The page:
wants YOUr input!
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See BIZ TIPS / page 14
your flows
By Jon Bell
For the Home Builders
When it comes to paint compa-
nies here in Portland, two names
should spring right to mind: the
Miller Paint co. and rodda Paint.
Both companies have deep
rose city roots — Miller was
founded here in 1890, rodda
in 1932 — and both have long
viewed the other as a primary
But since 2006, Miller and
rodda have set down their com-
petitive brushes every fall and
come together for a common
cause that both can get behind:
the Home Builders Foundation’s
Painting a Better tomorrow pro-
“We have a mutual respectful
relationship between us,” said
AdamHavens, a commercial sales
representative who has been
working for rodda for more than
25 years. “Don’t get me wrong,
we’re still competitors, but for a
project like this, we’re more than
happy to work together. Our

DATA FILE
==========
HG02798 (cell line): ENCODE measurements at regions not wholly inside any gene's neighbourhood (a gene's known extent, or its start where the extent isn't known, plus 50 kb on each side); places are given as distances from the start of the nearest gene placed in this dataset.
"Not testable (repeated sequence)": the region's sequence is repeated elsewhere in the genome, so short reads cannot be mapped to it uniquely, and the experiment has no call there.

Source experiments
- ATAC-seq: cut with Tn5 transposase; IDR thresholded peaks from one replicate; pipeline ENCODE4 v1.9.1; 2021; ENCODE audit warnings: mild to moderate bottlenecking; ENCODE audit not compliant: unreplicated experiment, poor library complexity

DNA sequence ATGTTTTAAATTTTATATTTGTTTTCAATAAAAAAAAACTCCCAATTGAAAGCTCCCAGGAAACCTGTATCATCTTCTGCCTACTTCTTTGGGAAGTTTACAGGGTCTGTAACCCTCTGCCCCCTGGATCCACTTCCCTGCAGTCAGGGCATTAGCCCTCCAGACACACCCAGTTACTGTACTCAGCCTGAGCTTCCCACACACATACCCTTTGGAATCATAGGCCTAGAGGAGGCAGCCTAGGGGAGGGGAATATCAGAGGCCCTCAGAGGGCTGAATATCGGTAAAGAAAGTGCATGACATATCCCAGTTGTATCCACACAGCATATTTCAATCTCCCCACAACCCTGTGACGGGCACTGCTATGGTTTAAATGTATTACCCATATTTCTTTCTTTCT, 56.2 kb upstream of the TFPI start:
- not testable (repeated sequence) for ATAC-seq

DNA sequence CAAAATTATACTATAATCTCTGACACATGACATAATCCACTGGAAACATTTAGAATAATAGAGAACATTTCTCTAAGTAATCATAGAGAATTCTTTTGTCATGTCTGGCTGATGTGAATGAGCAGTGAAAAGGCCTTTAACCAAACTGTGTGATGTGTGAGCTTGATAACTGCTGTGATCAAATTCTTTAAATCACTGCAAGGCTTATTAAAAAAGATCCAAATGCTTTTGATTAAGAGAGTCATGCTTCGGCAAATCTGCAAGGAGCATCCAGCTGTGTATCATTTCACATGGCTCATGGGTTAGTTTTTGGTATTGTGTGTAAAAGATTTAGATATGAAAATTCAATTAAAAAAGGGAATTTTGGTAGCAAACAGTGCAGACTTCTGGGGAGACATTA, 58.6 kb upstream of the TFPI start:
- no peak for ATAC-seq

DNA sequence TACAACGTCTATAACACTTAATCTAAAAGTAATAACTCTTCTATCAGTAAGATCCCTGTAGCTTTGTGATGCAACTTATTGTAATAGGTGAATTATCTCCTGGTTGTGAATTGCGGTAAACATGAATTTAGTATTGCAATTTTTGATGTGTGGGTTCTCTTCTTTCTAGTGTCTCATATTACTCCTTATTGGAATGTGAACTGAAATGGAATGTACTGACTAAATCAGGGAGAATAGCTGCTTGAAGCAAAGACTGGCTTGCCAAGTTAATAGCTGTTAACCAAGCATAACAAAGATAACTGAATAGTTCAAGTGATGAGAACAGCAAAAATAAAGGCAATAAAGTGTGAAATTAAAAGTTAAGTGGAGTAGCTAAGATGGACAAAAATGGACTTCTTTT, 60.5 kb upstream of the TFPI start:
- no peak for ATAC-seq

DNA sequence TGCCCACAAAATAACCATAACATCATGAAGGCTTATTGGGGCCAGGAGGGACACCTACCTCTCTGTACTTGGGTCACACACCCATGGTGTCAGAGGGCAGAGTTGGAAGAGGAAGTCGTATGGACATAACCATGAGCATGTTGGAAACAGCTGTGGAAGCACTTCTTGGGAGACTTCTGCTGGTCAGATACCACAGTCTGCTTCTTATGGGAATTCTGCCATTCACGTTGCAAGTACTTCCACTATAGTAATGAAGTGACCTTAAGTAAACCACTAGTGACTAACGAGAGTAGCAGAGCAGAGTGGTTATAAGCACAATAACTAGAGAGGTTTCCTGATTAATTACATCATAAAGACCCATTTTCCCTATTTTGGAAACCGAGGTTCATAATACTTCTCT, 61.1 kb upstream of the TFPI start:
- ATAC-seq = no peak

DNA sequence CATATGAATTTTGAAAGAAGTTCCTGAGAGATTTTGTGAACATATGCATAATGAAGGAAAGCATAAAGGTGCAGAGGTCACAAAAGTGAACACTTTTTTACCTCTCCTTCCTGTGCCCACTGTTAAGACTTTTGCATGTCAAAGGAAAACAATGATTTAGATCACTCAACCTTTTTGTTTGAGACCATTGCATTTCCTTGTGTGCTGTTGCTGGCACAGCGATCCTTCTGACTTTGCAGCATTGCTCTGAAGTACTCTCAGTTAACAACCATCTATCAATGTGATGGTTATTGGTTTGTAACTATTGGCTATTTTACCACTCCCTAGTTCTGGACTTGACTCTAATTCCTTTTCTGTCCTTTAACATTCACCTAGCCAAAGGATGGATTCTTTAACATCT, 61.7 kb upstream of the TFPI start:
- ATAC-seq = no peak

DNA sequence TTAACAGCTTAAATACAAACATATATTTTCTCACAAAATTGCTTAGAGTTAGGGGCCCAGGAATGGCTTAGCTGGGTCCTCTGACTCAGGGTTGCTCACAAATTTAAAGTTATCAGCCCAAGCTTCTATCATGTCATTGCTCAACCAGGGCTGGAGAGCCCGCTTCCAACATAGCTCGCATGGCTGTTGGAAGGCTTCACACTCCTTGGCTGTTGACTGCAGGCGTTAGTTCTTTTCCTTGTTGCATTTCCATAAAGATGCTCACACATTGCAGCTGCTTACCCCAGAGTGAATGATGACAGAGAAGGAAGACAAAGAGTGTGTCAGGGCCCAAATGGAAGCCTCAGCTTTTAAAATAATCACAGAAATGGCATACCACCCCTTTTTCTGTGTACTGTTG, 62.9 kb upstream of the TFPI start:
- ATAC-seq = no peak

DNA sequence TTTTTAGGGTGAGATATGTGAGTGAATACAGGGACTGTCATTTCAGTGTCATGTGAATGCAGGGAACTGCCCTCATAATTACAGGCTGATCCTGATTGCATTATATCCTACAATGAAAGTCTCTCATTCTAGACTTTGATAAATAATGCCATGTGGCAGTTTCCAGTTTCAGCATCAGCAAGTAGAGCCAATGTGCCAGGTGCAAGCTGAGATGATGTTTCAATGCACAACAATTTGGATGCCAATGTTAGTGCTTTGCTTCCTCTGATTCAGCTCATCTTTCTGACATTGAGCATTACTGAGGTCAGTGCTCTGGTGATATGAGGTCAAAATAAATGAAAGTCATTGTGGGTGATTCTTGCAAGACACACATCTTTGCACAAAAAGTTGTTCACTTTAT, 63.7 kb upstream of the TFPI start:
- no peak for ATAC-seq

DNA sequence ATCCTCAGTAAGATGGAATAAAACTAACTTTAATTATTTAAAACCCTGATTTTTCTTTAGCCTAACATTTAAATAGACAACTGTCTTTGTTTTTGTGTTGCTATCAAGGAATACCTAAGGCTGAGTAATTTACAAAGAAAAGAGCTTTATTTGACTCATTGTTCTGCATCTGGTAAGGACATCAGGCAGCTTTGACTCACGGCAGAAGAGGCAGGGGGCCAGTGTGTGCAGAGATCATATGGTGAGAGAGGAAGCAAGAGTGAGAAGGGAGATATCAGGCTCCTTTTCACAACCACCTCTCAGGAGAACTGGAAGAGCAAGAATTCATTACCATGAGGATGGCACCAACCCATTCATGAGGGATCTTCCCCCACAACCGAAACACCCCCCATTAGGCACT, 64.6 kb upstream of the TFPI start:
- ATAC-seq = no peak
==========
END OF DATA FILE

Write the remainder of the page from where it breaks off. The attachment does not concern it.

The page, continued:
goals are exactly the same.”
those goals are what Painting
a Better tomorrow is all about.
Started in 2006, the program is
a single-day push by volunteer
teams to spruce up nonprofit
homeless shelters and service
provider facilities in the greater
Portland area. Miller and rodda
donate about 100 gallons of
paint for the effort each year, and
volunteers from the companies,
the HBA, the foundation and the
industry in general turn out to
“It’s great to see
competitors join-
ing together for a
great cause,” said
Ken cowdery, ex-
ecutive director
of the HBF. “Paint-
ing a Better to-
morrow brightens
the lives of shelter
res ident s and
demonstrates the commitment
HBA has to our community.”
In addition to painting, volun-
teers often take on minor land-
scaping and repair projects as
“We were on board right away,”
said tim Doolittle, a regional
sales manager at Miller Paint and
board member of the HBF. “From
the very first time we did it, it’s
been great. We really see the
benefit of giving back.”
According to the HBF, over the
past five years Painting a Better
tomorrow has helped revitalize
facilities for more than 40 non-
profit agencies in the Portland
area. Havens, who helps deter-
mine which facilities are best
suited for the program each year,
said the all-volunteer effort usu-
ally tackles anywhere from six to
nine projects annually.
Las t year ’s
she l t e r s i n -
cluded: raphael
House of Port-
land; facilities